Inherited HAs. Is it viable to adapt my fathers old HAs to myself?

#1

I need help in identifying exact models, where to buy replacement receivers and input if it is viable to use his old aids for myself. One appears to be Oticon miniRITE M16121917 and the other Microtech Avail20 RIC, but I am unable to locate further info on parts etc. Any advice would be appreciated. Is this something I can do myself, or do I need a specialist to attempt to use them? New user, therefore unable to upload photos.

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#2

Depends on your situation and your hearing loss. Do it yourself is POSSIBLE, but there quite a few challenges. For further info, Search for “Dusty” and click on his avatar. There will be a link to DIY info.
It will require purchase of $200-$300 of equipment (possibly more) However, I’d encourage seeing a professional. Seeing your audiogram would give us more info. For replacement receivers, I think there are lots of online options although Lloyds hearing aids is a good bet.

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#3

My mom took over my dad’s BTE aid after he passed. She mainly wears it as a “backup”, but swears it’s more powerful than her newer Phonak Cassia aids.

IF you’re in the vicinity of a Costco, there’s no reason why you couldn’t trial a pair from there as a point of comparison. Mainly, what I’ve found over many decades of wearing aids is that it’s the SUPPORT NETWORK - not the device itself! - that matters over the long haul. That requires forming a relationship with an audiologist over time, so they get to know your issues and goals.

Good luck with the DIY route, too, tho. I’d love to know more about programming my own aids, but realize I have limitations in time, dexterity and learning to go that route.

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#4

Why bother? Two different brands won’t interact with each other for one. Having a matched set they work together, syncing with each other program and volume-wise. Programming would be a major hassle requiring different means of connecting each one to the computer, different cables. You are looking for more trouble, and possibly expense than buying you own.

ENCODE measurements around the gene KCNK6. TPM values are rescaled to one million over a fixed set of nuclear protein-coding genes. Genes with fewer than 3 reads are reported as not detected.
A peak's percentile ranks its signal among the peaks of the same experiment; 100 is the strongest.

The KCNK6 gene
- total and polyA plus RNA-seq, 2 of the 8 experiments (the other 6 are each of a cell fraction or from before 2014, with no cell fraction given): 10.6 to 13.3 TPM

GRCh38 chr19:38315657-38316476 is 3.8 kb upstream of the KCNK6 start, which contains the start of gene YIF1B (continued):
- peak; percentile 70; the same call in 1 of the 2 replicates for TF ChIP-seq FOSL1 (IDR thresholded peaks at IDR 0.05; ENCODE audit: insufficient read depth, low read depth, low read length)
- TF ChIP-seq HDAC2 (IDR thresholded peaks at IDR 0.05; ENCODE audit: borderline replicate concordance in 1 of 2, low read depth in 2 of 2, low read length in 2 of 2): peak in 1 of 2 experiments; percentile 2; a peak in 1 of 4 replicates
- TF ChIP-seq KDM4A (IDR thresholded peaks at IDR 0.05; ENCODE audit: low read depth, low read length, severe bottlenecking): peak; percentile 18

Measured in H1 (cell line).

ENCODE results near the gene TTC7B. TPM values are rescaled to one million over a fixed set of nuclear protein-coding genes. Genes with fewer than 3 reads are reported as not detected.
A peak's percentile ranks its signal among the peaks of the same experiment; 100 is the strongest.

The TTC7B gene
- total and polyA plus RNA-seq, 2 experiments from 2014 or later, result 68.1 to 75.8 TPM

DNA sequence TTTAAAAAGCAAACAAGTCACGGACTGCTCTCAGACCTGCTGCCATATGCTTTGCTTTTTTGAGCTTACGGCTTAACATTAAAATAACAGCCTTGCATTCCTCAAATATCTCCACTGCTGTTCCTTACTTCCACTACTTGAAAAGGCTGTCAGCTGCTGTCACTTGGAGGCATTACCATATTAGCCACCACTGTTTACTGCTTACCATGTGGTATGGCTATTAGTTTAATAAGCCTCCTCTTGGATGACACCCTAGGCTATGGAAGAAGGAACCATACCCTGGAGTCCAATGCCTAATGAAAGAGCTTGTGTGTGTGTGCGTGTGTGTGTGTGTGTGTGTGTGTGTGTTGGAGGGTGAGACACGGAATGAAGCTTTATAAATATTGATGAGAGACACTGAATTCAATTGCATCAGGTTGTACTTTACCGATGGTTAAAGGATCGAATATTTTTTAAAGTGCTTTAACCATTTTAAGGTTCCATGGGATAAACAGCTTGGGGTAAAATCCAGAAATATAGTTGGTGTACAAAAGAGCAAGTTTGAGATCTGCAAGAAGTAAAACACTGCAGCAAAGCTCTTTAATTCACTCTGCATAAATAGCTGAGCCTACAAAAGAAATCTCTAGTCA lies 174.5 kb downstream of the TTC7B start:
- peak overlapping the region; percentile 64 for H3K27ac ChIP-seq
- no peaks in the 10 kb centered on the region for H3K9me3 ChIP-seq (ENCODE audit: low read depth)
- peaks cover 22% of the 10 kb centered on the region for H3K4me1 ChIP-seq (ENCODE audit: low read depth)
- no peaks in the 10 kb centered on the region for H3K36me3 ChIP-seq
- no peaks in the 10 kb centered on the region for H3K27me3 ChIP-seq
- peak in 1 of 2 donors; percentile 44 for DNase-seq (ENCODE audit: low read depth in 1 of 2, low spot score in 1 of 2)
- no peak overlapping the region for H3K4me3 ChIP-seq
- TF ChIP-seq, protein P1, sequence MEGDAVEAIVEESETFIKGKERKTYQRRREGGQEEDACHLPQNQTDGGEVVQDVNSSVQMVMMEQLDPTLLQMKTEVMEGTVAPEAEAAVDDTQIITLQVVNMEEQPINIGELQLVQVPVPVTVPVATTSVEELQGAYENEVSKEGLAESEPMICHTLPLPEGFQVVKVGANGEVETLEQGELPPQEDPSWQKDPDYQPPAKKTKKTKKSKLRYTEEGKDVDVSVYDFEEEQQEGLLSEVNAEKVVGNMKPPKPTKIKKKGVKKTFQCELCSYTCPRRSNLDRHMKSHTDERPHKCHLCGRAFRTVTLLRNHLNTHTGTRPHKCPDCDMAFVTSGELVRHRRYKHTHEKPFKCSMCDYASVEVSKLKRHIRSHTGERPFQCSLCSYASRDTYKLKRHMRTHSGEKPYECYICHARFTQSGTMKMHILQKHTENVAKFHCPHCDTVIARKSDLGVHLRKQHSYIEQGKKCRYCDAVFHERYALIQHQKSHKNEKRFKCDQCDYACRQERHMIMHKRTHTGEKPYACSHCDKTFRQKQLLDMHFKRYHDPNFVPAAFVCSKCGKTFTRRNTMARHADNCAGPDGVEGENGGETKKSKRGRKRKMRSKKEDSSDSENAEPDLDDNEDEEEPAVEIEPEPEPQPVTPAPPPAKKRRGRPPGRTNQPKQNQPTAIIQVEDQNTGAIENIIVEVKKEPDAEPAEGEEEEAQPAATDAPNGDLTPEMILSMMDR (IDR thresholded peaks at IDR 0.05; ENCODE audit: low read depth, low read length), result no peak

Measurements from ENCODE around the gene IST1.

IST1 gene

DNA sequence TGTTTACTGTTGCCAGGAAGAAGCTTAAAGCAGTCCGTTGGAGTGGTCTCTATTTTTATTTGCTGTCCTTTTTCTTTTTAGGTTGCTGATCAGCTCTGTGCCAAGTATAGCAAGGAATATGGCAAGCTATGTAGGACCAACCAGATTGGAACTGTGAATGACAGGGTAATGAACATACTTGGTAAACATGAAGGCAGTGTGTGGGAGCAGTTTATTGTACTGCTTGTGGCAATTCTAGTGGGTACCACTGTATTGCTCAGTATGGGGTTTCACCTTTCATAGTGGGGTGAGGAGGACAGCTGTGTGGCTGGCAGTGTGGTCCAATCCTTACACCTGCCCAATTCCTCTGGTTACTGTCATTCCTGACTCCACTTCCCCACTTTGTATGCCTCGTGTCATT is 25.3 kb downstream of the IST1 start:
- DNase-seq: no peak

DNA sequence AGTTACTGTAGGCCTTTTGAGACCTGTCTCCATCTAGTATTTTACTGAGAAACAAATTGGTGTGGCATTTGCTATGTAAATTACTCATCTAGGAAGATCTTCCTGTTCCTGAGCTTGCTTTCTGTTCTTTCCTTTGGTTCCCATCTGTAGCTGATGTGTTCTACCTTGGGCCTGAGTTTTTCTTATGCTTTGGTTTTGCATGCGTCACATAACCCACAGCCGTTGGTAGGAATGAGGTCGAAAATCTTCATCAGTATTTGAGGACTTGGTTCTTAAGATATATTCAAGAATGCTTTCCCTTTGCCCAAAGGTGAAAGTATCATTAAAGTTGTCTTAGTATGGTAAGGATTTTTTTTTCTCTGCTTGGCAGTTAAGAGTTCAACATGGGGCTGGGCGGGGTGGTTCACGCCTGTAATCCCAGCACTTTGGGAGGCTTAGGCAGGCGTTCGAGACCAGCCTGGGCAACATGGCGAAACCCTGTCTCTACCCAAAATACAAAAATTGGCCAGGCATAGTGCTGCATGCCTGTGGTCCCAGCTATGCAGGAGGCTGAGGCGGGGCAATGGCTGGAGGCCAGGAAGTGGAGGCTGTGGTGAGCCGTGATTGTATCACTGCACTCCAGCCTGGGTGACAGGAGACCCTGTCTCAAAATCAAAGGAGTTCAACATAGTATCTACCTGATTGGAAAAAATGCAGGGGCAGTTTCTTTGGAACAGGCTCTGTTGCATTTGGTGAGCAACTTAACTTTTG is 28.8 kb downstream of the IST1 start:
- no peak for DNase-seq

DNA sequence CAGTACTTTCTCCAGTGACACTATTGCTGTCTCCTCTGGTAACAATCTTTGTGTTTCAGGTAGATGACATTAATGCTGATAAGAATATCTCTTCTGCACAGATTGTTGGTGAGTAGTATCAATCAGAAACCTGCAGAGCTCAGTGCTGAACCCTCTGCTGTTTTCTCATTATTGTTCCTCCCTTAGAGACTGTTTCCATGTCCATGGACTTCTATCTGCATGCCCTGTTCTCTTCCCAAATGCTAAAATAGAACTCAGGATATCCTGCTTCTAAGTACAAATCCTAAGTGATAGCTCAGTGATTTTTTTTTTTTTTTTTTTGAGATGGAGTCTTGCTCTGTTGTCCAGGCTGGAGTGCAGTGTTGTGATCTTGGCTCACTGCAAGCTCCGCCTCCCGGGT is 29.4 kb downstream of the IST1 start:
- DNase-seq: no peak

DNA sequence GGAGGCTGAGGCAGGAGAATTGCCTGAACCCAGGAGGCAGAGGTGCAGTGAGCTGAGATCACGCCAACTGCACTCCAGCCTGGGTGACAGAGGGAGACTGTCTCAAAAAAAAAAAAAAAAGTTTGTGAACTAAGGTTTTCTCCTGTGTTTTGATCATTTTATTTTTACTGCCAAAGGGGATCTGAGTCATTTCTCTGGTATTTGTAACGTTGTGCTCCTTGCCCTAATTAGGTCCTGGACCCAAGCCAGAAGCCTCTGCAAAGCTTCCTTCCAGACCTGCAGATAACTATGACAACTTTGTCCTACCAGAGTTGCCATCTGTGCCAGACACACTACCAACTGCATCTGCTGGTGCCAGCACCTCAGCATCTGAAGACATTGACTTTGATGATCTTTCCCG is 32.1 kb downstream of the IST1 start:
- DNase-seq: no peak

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#5

Precisely what I tell my mom when she wears one Phonak Cassia and the other my dad’s ancient aid! She does this if one aid is “in the shop”. At the minimum, it means NO TV streaming!

I’d go cuckoo if my aids didn’t work together as a pair.

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#6

I can’t stand my hearing aids working together. I’ve got it all separate. Think I might be the only one, lol.

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#7

You ARE truly unique! I only liked my aids “separate” back in the days when one could boost the volume of ONE aid independent of the other one. (So you could hear a person on one side of you better.)

I LOVE how just a press of a button on one aid changes the programs for both tho. :slight_smile:

Thing is, our aids are made by folks with perfect hearing who haven’t a clue what OUR individual preferences are. That’s why we still have these itty bitty devices who tell US what to hear, how to hear it, and just shaddup and live with it, LOL.

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#8

With today’s aids you can control the volume of one side individually, or set them to be synched. In fact, I can even do that from my Apple Watch :smile:

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